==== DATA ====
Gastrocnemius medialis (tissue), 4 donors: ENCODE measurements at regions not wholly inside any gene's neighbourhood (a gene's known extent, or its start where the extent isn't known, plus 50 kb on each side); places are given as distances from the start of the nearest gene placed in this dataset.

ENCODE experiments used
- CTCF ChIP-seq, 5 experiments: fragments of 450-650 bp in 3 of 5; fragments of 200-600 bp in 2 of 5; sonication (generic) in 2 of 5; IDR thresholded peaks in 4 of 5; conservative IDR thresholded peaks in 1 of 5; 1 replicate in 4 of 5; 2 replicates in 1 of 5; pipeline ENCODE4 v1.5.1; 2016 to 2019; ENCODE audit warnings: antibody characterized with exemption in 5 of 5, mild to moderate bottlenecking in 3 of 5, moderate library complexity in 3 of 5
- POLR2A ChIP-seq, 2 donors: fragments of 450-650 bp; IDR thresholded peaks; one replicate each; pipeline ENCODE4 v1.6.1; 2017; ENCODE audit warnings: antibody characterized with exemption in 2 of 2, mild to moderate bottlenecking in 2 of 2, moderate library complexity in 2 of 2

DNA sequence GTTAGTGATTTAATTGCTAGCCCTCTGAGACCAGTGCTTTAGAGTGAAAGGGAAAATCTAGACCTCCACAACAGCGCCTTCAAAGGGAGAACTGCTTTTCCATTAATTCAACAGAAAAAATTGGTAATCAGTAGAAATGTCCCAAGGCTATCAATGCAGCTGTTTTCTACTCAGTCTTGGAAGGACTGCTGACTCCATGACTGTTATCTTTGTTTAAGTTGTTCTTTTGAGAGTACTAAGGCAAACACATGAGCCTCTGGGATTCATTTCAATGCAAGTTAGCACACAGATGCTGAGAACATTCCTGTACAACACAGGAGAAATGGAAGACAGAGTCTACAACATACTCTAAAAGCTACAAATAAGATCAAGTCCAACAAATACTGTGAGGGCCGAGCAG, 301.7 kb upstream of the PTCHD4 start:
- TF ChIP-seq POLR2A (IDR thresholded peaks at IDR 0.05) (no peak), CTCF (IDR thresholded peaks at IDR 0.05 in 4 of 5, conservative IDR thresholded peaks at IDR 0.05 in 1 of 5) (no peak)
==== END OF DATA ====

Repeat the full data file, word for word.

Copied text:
Gastrocnemius medialis (tissue), 4 donors: ENCODE measurements at regions not wholly inside any gene's neighbourhood (a gene's known extent, or its start where the extent isn't known, plus 50 kb on each side); places are given as distances from the start of the nearest gene placed in this dataset.

ENCODE experiments used
- CTCF ChIP-seq, 5 experiments: fragments of 450-650 bp in 3 of 5; fragments of 200-600 bp in 2 of 5; sonication (generic) in 2 of 5; IDR thresholded peaks in 4 of 5; conservative IDR thresholded peaks in 1 of 5; 1 replicate in 4 of 5; 2 replicates in 1 of 5; pipeline ENCODE4 v1.5.1; 2016 to 2019; ENCODE audit warnings: antibody characterized with exemption in 5 of 5, mild to moderate bottlenecking in 3 of 5, moderate library complexity in 3 of 5
- POLR2A ChIP-seq, 2 donors: fragments of 450-650 bp; IDR thresholded peaks; one replicate each; pipeline ENCODE4 v1.6.1; 2017; ENCODE audit warnings: antibody characterized with exemption in 2 of 2, mild to moderate bottlenecking in 2 of 2, moderate library complexity in 2 of 2

DNA sequence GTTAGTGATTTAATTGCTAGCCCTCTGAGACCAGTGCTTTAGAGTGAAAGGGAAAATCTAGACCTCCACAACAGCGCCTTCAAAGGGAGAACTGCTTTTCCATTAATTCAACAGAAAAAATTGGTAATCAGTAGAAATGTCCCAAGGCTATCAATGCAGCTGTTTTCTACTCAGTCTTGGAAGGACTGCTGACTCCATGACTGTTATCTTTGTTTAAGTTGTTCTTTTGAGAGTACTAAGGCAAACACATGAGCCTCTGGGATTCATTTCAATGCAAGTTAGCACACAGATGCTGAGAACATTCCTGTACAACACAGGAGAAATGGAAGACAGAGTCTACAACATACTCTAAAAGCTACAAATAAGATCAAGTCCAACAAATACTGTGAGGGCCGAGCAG, 301.7 kb upstream of the PTCHD4 start:
- TF ChIP-seq POLR2A (IDR thresholded peaks at IDR 0.05) (no peak), CTCF (IDR thresholded peaks at IDR 0.05 in 4 of 5, conservative IDR thresholded peaks at IDR 0.05 in 1 of 5) (no peak)